It's not that clean of a situation. I agree with the idea of the answers, but it's not that clean. I say that because my own troop does what the original poster's troop is doing and I'm a driver in that decision.
... [b]BORs [/b]... As long as the troop tries to normally use registered committee members for boards of review, then the troop is acting in good faith. I'm using BSA Guide To Advancement section 18.104.22.168 paragraph one as a reference. "In units with fewer than three registered committee members available to serve, it is permissible to use knowledgeable parents (not those of the candidate) or other adults (registered or not) who are at least 21 years of age and who understand Boy Scouting’s aims. Using unregistered adults for boards of review must be the exception, not the rule. "
... [b]Committee [/b]... I don't see any requirement that each and every adult that might help during the year needs to be registered. For example, if a parent says they will coordinate a volunteer event and that's all they do, we don't register them with BSA. Or if the parent says they will coordinate the flower fundraiser sales in April, we don't register them.
Our troop had around 8 ASMs and around 8 committee members. Now, we have two ASMs and about four committee members. The ASMs are the ones who have completed all the training ... AND ... who are there regularly and interacting with the scouts. The committee members are the ones who have signed up for standing continuous roles: committee chair, treasurer, advancement, camping coord. If someone really wants to be registered, we register them.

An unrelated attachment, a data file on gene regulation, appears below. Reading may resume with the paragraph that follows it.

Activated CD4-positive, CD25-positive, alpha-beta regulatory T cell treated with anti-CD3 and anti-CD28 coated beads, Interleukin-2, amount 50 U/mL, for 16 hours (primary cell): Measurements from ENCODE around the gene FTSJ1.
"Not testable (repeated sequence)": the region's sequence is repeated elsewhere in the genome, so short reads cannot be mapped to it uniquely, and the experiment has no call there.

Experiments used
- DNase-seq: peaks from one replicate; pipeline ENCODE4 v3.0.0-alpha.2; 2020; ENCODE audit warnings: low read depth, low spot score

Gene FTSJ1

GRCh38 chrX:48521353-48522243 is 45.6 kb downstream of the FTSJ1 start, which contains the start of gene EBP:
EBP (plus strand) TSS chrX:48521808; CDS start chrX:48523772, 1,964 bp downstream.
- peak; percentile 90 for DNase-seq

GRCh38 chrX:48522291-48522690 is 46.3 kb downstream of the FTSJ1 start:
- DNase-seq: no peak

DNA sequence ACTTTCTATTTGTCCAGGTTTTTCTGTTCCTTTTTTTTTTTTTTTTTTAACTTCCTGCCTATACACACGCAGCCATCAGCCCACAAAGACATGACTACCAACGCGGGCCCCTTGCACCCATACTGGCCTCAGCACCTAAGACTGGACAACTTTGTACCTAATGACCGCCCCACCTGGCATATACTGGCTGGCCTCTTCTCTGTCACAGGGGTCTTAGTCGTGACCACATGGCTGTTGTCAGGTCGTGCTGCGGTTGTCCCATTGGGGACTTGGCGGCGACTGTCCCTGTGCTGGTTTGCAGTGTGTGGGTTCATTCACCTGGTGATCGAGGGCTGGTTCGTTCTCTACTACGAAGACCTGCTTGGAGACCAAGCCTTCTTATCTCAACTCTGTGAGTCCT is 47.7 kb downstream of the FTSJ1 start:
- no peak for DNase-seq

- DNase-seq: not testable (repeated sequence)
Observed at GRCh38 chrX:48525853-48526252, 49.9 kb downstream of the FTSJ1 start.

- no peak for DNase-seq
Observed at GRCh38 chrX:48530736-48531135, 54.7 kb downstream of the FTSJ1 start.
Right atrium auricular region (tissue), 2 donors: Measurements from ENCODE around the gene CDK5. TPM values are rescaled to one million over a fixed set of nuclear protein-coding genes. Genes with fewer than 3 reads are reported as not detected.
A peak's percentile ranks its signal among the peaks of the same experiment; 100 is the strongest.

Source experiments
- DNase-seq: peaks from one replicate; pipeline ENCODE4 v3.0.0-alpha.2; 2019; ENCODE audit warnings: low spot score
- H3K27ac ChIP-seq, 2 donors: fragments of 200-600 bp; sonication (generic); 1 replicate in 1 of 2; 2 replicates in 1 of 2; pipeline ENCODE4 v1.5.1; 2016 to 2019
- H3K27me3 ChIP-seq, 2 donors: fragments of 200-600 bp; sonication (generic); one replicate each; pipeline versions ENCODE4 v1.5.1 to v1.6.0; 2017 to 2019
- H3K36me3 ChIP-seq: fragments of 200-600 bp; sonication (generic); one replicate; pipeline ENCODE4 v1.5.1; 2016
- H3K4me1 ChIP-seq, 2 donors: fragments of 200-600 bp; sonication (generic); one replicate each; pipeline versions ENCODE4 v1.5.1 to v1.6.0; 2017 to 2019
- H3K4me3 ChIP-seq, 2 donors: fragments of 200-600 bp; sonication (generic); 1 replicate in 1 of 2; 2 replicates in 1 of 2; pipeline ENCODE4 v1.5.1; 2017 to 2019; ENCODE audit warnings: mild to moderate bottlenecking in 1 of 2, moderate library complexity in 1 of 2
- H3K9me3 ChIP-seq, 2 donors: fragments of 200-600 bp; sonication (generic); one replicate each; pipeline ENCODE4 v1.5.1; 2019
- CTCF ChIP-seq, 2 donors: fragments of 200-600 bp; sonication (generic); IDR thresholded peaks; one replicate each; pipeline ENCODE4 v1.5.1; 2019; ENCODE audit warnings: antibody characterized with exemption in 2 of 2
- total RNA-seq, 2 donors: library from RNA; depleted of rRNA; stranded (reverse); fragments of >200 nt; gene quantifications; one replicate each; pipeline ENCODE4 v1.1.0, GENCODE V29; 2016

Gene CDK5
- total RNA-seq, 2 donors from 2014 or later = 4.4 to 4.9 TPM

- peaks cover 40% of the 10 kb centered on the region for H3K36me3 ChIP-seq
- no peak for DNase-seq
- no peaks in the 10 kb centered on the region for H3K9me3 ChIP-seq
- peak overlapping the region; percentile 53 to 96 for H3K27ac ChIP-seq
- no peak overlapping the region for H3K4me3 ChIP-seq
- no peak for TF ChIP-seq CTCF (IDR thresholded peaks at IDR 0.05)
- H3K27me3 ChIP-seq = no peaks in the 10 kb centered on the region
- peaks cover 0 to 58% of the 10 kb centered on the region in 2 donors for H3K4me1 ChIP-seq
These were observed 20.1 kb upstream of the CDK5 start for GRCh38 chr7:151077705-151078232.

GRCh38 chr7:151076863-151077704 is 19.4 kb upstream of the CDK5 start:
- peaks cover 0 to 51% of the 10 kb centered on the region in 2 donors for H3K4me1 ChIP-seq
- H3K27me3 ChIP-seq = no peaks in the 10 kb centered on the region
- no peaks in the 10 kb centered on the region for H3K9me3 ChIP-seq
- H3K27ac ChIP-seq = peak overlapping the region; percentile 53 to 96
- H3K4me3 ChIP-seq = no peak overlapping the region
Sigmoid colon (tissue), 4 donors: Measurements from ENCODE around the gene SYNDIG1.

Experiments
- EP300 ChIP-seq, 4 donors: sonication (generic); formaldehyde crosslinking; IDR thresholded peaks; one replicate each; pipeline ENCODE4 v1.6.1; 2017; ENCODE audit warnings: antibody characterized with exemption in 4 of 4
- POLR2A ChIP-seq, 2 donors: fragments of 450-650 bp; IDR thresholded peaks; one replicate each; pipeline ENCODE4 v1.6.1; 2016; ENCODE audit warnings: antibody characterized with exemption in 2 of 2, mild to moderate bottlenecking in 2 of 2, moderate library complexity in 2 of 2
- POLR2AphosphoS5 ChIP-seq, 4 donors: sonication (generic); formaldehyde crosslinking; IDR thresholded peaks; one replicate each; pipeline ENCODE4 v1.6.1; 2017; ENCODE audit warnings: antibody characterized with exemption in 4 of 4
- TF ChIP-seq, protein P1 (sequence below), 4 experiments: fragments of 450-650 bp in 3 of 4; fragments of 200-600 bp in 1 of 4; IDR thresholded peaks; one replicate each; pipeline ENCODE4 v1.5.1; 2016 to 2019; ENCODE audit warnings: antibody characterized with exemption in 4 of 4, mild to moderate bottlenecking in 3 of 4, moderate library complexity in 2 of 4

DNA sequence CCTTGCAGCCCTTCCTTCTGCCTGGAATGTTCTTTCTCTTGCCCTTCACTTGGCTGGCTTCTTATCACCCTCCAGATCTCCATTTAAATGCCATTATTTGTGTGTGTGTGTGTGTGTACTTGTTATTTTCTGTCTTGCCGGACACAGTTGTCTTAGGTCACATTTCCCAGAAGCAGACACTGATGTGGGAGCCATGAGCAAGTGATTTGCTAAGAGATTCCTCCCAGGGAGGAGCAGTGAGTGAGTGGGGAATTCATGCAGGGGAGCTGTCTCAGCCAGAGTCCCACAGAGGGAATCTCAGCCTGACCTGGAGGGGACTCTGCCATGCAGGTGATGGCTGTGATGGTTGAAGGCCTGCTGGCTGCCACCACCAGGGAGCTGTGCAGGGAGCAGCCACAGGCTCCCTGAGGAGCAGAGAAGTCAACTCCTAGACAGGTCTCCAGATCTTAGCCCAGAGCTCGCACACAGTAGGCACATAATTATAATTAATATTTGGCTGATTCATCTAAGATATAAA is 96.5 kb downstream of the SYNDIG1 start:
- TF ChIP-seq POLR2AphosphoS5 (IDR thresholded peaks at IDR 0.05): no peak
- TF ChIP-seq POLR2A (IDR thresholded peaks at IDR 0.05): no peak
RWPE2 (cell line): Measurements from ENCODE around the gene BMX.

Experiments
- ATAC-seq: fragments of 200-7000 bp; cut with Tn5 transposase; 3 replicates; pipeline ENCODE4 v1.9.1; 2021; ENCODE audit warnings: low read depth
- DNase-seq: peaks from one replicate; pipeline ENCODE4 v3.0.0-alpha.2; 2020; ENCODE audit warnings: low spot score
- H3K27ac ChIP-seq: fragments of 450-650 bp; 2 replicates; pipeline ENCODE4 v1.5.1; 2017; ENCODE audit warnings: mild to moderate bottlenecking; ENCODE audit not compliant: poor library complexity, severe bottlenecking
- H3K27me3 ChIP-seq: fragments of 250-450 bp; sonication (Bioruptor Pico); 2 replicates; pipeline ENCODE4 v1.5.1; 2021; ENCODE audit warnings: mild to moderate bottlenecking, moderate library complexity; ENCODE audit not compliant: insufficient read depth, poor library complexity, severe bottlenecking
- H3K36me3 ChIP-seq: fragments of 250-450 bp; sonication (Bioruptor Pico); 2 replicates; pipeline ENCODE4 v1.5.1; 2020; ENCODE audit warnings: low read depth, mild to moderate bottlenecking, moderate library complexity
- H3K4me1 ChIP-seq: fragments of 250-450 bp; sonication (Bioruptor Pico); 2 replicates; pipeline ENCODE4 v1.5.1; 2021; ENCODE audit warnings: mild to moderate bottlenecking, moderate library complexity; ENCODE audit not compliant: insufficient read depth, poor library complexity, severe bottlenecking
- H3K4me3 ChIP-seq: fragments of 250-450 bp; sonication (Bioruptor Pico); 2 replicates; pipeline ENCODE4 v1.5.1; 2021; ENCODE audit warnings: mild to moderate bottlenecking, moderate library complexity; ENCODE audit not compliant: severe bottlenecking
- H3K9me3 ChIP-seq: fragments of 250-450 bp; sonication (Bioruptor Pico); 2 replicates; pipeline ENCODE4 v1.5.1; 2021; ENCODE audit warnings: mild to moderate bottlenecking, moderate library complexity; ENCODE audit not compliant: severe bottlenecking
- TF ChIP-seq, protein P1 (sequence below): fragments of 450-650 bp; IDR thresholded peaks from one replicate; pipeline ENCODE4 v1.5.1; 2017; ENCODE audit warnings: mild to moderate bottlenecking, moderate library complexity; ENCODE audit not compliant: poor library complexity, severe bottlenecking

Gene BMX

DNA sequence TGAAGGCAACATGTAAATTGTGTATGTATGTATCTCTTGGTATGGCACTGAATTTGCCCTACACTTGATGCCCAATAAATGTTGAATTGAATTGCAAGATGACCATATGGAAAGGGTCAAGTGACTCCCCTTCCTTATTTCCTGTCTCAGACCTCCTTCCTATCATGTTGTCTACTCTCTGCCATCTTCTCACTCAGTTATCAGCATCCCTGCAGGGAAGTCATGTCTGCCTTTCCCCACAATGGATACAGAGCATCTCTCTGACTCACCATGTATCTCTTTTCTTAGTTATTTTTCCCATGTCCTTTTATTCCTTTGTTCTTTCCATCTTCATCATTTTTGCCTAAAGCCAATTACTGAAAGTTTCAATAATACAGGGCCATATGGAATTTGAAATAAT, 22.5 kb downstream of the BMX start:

... ... Treasurer? ... Yes, I'd always register the treasurer. They have a big responsibility in any scouting unit and work with scouts at times.
... ... Secretary? ... They take notes and organize. If they don't interact with scouts, I would have no issue if you choose not to register them.
It's all about money. Dues have more than doubled in the last ten years. By eliminating 10 registrations, we've reduced our rechartering cost by $240. That's $7 per scout per year or so. Or, about 10% of their troop annual dues. It's significant cost.
As a nice side effect, we're closer to a goal we have always had. We want scouts to work with scouts and only a few select adults coaching. When you have 8 ASMs, it's hard to keep the SM and ASMs working in the same direction. By not labeling each and every adult "ASM", the adults subconciously don't feel expected to step in each and every moment. [b]"I think" a troop with only a few ASMs works better than one with 10 ASMs.[/b]